Permanent marine protected areas and wilderness are critical to the effective protection of marine fish, according to a study conducted by the Wildlife Conservation Society, James Cook University, and Lancaster University.
Unlike previous research that focused primarily on the weight of fish (biomass) as a measure of reef recovery, this study evaluated the life histories of fish, such as growth rates and length.
The researchers found:
- Fish life history characteristics recovered at a much slower rate than biomass, which typically took 20 years to recover;
- The time needed to fully recover from overfishing can exceed 100 years;
- Young and small marine parks fall short of protecting ocean fish communities.
The findings underline the importance of permanent marine protected areas and wilderness in the effective protection of marine fish.
The study combined fish censuses from more than 300 coral reefs to examine how they changed in terms of fishing methods as well as how many years reef reserves had been closed to fishing.
They also compared the reefs in marine reserves with the remote Chagos Archipelago, a relatively pristine marine ecosystem off limits to exploitation due to its status as a large military base in the Indian Ocean.
The authors built on previous work that had largely concluded that recovery times for reefs can be reliably based on the biomass of the fish.
When looking at this and other factors, the authors found that biomass was one of the few measures that leveled after a limited number of years, whereas metrics including body sizes, age, and feeding habits continued to change for 40 years and growth rates were projected to decline for over 100 years.
The study appears in the online version of Proceedings of the Royal Society B. The authors are: Tim R. McClanahan of WCS; and N.A.J. Graham of James Cook University and Lancaster University.
Professor Nick Graham of Lancaster University’s Environment Centre, co-author on the study said: “If you want to protect the longer-lived, slower growing species, you need old, large, and high compliance marine reserves. The effective protection of the full suite of fish species and life history characteristics will depend on the establishment of large reserves with strict enforcement.”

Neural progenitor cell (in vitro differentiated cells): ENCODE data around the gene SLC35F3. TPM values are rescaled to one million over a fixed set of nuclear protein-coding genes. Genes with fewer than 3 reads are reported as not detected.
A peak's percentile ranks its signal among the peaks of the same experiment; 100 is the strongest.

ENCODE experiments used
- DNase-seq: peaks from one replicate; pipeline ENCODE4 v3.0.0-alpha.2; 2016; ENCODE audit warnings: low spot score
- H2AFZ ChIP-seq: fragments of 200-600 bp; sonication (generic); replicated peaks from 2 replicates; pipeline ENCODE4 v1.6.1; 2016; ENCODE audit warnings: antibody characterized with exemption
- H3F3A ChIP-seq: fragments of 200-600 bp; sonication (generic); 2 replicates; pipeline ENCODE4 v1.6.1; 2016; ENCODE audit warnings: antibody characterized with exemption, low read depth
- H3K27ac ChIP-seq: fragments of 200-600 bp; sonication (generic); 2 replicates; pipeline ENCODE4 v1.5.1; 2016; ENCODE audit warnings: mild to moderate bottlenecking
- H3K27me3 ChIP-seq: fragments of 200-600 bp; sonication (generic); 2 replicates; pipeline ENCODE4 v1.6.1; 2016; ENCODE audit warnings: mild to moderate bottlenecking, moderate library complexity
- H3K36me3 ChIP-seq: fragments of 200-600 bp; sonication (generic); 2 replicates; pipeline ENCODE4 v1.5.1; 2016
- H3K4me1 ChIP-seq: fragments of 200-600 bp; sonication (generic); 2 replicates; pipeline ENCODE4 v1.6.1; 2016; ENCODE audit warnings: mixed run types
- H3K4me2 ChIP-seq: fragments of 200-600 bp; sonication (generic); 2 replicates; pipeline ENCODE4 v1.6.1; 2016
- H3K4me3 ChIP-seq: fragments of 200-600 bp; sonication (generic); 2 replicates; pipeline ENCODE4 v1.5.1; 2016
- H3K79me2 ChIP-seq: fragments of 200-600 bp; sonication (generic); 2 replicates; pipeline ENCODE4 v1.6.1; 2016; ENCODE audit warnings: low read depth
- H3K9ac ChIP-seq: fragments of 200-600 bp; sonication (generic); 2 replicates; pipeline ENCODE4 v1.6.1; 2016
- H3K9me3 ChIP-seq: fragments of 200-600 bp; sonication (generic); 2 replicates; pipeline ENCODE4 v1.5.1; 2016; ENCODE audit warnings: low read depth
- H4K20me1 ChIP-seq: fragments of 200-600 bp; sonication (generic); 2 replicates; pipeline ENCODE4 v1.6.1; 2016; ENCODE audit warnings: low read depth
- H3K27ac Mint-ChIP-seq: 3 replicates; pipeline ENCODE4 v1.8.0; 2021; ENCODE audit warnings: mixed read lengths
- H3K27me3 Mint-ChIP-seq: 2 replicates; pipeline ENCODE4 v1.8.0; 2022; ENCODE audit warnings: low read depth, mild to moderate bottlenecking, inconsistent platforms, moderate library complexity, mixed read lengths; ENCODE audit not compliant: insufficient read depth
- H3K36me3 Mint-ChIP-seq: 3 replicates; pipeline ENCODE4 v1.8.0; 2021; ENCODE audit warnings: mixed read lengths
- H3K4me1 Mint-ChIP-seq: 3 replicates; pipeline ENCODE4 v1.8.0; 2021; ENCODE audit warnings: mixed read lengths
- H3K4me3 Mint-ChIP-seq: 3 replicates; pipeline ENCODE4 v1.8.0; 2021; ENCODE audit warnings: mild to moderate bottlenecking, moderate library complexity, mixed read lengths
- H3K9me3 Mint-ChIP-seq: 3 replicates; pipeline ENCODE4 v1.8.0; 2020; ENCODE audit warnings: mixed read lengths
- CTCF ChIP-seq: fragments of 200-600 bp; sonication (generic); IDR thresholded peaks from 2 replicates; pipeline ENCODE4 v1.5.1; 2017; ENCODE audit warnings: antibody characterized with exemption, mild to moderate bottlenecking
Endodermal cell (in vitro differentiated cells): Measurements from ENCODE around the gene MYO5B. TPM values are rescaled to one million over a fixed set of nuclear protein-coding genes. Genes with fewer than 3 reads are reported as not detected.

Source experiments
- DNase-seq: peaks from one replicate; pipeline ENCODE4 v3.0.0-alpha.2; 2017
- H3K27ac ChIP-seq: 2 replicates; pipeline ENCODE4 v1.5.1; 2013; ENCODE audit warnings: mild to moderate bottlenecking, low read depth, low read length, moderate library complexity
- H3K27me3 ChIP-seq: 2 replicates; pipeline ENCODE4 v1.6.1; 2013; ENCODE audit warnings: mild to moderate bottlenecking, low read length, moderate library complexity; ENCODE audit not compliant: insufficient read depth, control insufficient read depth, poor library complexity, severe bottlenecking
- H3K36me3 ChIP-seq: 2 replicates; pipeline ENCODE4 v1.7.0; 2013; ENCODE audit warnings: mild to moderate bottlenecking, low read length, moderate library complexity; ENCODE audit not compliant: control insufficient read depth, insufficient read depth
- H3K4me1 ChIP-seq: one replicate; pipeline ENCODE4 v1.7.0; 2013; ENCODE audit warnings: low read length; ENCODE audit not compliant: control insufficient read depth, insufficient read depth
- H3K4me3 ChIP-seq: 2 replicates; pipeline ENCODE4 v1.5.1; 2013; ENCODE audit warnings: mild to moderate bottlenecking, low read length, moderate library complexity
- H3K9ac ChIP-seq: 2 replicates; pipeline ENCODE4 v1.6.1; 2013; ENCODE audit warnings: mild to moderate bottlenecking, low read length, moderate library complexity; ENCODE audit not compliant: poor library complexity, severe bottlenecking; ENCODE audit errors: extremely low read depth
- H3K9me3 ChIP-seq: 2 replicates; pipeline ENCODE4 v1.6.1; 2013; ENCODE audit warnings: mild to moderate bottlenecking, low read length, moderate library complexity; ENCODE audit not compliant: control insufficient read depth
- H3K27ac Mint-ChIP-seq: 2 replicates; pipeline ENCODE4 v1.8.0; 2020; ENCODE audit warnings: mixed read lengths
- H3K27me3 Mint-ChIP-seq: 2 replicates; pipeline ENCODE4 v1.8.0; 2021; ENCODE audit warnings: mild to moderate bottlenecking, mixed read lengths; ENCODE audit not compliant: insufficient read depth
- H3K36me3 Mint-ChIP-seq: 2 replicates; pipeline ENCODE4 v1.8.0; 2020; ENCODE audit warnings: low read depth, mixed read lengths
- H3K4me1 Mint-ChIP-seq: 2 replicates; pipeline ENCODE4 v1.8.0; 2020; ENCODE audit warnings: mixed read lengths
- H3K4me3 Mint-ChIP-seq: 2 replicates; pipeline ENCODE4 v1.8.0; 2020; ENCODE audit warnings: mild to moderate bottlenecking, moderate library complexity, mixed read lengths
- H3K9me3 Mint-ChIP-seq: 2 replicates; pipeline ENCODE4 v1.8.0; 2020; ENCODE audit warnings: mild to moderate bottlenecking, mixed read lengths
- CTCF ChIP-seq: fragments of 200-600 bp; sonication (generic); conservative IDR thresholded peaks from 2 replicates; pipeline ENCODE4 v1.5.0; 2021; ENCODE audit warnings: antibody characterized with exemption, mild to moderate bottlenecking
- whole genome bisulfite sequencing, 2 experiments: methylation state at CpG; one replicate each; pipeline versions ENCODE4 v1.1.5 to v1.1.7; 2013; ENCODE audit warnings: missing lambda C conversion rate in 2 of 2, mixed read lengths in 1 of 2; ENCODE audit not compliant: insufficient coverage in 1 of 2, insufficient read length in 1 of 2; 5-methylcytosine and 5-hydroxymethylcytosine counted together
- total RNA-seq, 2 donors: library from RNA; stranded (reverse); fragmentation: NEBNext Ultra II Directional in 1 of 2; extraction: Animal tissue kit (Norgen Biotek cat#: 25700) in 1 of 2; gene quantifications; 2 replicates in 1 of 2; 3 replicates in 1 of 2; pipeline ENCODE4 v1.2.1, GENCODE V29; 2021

“Fish biomass has been the common way to evaluate fish communities, but what our research shows is that it does not tell the entire story,” said Dr. McClanahan, Senior Conservationist for WCS and co-author of the study. “Analyses based primarily on fish biomass produces an incomplete and somewhat misleading scenario for fast recovery from overfishing. What we found in our study was a slow and continuous reorganization of the fish community well past the stabilization of biomass. A full evaluation of marine reserves needs to look at the life histories of the fish species and, when we do that, we see the important role of protecting ocean wilderness and making permanent and large reserves.”
“By giving marine managers a reliable assessment of how fish life histories influence reef health, the authors have completed the how-to manual for rebuilding fish communities that we all rely on,” said Dr. Caleb McClennen, Executive Director of WCS’s Marine Conservation Program.